As well as recruiting the best people, you also need to develop your new hires once they’re on board. This development could take the form of external training programs or temporarily posting people to other parts of the business so that they can learn more about the organization.
But although these activities are easy to implement, many companies avoid upskilling their employees. Why? Because they think it's too much of a risk. After all, what happens if they invest time and resources in developing someone, and then that person decides to leave the company?
The key message here is: Most businesses fail to harness their employees’ true potential.
Instead of increasing what their existing employees are capable of, most businesses prefer to recruit new employees who already have the skills and experiences required.
But high-performing companies don’t go down this route. Instead of worrying about the consequences of investing in an employee who then leaves, high-performing companies worry about what will happen if they don’t develop someone who chooses to stay. What’s more, instead of allowing line managers to carry on recruiting new people into their team, some high-performance companies will often dismiss managers for failing to ensure that their existing team is skilled enough to meet the business’s challenges.
So how do you unlock the true potential of everyone who works for you?
Perhaps the first place you should be looking is your leadership team. Oftentimes, if organizations do decide to invest in staff development, they put that investment into developing their employees’ technical competencies. But what many people are missing isn’t technical know-how but leadership skills - the competencies surrounding communication, integrity, and management style.
You can set a good example to others in your organization by undertaking training and development programs yourself. This will encourage other leaders to refresh their own skill set and set a new tone for the whole organization. If managers can see that senior leaders embrace personal development and upskilling, they are more likely to provide training opportunities for their own teams rather than recruiting from outside the organization.
High-performing businesses celebrate their workforce.
You might remember the wonderful feeling of winning a prize at school and proudly bringing it home to show your parents. While you might consider the office and the playground to be a million miles away from each other, it turns out that there’s a lot that business leaders could learn from kindergarten teachers.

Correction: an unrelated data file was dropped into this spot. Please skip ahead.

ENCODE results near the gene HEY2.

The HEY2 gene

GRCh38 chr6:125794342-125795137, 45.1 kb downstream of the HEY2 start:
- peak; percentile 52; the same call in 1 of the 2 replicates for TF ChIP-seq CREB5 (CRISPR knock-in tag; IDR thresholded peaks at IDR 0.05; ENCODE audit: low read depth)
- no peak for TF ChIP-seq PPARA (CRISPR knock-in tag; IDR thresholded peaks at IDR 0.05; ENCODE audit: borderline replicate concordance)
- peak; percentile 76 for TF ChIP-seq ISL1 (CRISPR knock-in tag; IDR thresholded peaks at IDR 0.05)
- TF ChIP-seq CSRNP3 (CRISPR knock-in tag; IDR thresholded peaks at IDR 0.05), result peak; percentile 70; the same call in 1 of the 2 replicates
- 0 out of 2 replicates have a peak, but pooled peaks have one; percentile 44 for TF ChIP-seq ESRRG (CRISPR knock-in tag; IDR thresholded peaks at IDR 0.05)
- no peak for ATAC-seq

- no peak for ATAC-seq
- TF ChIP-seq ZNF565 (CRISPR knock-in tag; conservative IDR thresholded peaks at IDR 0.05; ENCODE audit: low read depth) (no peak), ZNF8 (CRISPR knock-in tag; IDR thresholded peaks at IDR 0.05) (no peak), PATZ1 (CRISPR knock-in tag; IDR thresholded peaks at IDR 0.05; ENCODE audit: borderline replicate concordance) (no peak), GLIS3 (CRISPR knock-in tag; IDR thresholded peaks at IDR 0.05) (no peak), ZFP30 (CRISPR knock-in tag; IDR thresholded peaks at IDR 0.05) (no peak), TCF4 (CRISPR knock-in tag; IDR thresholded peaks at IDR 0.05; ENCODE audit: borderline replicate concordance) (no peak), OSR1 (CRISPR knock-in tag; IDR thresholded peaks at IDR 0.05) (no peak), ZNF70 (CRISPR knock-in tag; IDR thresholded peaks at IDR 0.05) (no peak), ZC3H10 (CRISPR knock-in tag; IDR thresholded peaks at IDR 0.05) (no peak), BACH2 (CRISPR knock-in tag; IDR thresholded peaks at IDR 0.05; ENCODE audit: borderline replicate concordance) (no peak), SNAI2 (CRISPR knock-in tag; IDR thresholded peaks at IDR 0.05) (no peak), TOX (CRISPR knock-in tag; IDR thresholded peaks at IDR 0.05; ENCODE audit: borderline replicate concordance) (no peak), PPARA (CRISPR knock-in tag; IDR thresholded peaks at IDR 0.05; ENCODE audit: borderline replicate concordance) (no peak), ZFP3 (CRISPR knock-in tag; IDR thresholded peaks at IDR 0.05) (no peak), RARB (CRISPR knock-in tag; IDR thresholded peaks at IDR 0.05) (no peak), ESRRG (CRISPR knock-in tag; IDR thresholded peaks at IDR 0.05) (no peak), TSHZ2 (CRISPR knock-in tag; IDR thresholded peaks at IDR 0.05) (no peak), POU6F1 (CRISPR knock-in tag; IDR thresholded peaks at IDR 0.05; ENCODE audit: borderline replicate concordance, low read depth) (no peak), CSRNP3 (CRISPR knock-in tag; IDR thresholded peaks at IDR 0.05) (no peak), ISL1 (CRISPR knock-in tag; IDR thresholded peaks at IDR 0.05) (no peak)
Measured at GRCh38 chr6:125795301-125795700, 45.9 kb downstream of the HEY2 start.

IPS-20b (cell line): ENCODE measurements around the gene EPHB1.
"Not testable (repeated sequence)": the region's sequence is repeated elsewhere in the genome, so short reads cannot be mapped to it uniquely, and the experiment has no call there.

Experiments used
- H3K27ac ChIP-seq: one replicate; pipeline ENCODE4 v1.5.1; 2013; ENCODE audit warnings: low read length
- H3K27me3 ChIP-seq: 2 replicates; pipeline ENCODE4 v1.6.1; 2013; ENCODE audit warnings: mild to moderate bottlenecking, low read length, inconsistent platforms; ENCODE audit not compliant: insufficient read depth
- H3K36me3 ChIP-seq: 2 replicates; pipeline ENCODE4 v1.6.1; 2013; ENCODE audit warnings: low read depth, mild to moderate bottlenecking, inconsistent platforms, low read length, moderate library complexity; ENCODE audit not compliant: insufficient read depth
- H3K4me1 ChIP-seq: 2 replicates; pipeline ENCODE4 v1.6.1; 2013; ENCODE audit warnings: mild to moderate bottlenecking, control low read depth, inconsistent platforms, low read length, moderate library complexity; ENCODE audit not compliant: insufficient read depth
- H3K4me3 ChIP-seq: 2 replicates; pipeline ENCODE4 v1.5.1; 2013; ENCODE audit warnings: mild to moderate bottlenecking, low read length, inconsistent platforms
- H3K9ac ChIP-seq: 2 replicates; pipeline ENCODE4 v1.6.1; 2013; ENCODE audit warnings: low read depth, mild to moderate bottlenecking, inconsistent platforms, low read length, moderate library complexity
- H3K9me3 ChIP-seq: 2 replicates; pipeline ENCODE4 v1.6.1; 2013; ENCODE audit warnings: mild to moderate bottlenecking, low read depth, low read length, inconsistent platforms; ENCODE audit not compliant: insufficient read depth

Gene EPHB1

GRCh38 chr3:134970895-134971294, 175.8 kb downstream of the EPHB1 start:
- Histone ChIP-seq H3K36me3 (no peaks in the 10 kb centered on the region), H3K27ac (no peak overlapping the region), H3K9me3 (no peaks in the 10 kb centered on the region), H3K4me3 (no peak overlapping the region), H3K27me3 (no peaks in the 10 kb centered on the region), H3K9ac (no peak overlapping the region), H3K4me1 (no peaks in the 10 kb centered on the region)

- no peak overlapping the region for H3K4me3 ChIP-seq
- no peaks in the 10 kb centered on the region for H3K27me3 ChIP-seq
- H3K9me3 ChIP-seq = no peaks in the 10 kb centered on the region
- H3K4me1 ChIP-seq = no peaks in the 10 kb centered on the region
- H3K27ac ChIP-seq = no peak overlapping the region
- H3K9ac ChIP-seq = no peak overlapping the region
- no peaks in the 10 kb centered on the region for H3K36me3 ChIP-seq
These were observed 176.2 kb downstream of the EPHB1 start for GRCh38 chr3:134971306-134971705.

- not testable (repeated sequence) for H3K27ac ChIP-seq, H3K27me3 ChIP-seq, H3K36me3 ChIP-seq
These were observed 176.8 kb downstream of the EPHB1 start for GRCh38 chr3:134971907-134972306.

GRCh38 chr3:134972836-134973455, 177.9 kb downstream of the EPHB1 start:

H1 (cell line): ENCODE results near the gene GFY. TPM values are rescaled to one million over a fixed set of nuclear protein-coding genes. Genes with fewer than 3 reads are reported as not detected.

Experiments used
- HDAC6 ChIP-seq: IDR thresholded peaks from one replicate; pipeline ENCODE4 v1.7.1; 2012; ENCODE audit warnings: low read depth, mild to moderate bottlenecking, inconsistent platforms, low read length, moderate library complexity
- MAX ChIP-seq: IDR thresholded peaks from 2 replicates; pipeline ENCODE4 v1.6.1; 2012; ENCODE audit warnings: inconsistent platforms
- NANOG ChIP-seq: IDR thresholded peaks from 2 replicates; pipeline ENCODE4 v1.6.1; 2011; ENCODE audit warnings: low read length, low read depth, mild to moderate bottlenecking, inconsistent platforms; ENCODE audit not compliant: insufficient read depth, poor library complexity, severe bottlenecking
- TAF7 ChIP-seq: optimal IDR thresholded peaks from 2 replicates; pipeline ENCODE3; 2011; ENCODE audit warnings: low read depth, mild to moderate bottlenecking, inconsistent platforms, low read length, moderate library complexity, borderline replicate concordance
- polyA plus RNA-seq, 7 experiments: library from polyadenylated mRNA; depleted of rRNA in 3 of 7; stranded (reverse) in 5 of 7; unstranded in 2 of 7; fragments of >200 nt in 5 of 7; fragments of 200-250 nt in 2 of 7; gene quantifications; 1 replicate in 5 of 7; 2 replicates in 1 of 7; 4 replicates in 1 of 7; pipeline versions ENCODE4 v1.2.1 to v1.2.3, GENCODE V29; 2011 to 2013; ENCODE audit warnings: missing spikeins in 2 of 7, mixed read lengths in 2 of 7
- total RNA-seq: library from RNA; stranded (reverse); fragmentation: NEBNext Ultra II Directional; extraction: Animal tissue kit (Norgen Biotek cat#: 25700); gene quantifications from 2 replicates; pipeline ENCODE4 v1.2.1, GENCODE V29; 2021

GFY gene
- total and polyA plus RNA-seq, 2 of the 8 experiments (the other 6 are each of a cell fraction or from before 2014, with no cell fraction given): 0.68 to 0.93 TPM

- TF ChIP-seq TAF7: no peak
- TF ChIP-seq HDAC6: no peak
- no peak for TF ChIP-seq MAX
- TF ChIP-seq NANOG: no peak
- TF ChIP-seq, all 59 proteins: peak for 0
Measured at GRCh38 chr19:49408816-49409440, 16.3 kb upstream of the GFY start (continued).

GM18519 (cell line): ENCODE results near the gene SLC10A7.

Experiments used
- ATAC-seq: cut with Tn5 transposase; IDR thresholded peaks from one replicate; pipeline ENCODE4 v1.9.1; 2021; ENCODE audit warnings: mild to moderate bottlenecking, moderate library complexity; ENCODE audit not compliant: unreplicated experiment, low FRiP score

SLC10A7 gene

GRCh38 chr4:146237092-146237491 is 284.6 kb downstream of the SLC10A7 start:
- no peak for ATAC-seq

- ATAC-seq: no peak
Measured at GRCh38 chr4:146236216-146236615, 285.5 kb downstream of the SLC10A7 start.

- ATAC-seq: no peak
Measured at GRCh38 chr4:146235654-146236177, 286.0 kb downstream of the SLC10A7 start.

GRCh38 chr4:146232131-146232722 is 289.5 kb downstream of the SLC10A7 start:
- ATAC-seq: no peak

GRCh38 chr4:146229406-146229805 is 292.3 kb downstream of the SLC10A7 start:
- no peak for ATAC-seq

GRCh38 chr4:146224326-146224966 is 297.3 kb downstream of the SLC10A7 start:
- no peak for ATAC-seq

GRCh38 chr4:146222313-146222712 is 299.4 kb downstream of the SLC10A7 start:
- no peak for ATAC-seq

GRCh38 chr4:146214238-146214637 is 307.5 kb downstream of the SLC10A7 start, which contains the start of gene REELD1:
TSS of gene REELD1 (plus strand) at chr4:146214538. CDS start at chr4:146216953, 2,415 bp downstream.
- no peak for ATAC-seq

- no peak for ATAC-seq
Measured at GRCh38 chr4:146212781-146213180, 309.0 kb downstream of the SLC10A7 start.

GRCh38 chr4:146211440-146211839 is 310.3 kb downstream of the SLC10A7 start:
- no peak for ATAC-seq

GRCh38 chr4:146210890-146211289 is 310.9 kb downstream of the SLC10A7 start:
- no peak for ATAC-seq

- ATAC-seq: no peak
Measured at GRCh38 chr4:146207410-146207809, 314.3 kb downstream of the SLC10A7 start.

A big lesson leaders should learn is that, however old you are, it feels great for someone in authority to tell you you’ve done well or give you some form of recognition.
Many businesses are focused on ensuring their staff meet challenging goals, but when those goals are met, they forget to give their employees a well-earned thank you and pat on the back.
The key message here is: High-performing businesses celebrate their workforce.
Research shows that over 50 percent of employees in high-performing organizations say that their leaders make an effort to recognize their achievements. But in low-performing businesses, only 25 percent of employees agree, and worse, a third say their managers never give them praise and recognition.
Showing your gratitude isn’t just the right thing to do; it’s also a valuable tool for getting the best out of your team. It is a fact that employees who feel appreciated are more likely to go beyond what’s expected of them and put in more effort to reach the company’s goals.
So how can you make a habit of recognizing your staff?
The good news is that it doesn’t have to be expensive or time-consuming. Sometimes, all it takes is putting your head around the door of someone’s office and saying thank you. In fact, research shows that this kind of spontaneous gratitude is more effective than planned praise. And don’t be shy about letting other people see you do it! While you should never criticize an employee in public, praise is best with an audience.
And be bold when it comes to showing your gratitude. One company decided to send their hard-working chief financial officer and his wife on a spa weekend, just to say thank you for his efforts. The result? Years later, this act of kindness was still being mentioned and appreciated among staff.
High-performing organizations look after their employees.
How much do you care about the people who work for you? As a leader, you might not have spent much time thinking about this question, but your employees probably have. And they likely have a more accurate idea of the answer.
When everything is going smoothly, it's easy to say that you care about your employees. But when your relationship with your staff is under pressure, the truth usually comes out. This is when the employers who aren’t concerned with their staff’s well-being show their true colors – often with disastrous consequences.
The key message here is: High-performing organizations look after their employees.
Consider this real-life example of two companies, both of whom had an employee who was injured in the workplace and needed to take time off to recuperate. The first company made sure they routinely checked in with their injured employee to see how they were feeling and ask if there was anything they could do for them. This company’s employee was back in the office two weeks later.
The second company handled things very differently. They made no effort to reach out to their sick employee while he was off work. Out of sight, out of mind. And the result? That company never saw that employee again. And not only did they not return to work, but they also hit their former employer with a lawsuit for the injuries they sustained in the workplace. This just goes to show that small gestures of care and concern can make a big difference.
All too often, organizations don’t think they have an obligation to care about their employees’ well-being. And who can blame them? After all, it doesn’t say anything in the typical employment contract about having to show compassion for those who work for you.
But most employees believe that their companies do have obligations toward them. This belief is known as the psychological contract. It is a set of unwritten expectations on the part of the employee, concerning all the rights and rewards, on top of their salary, that they can reasonably expect from their employer in return for their labor.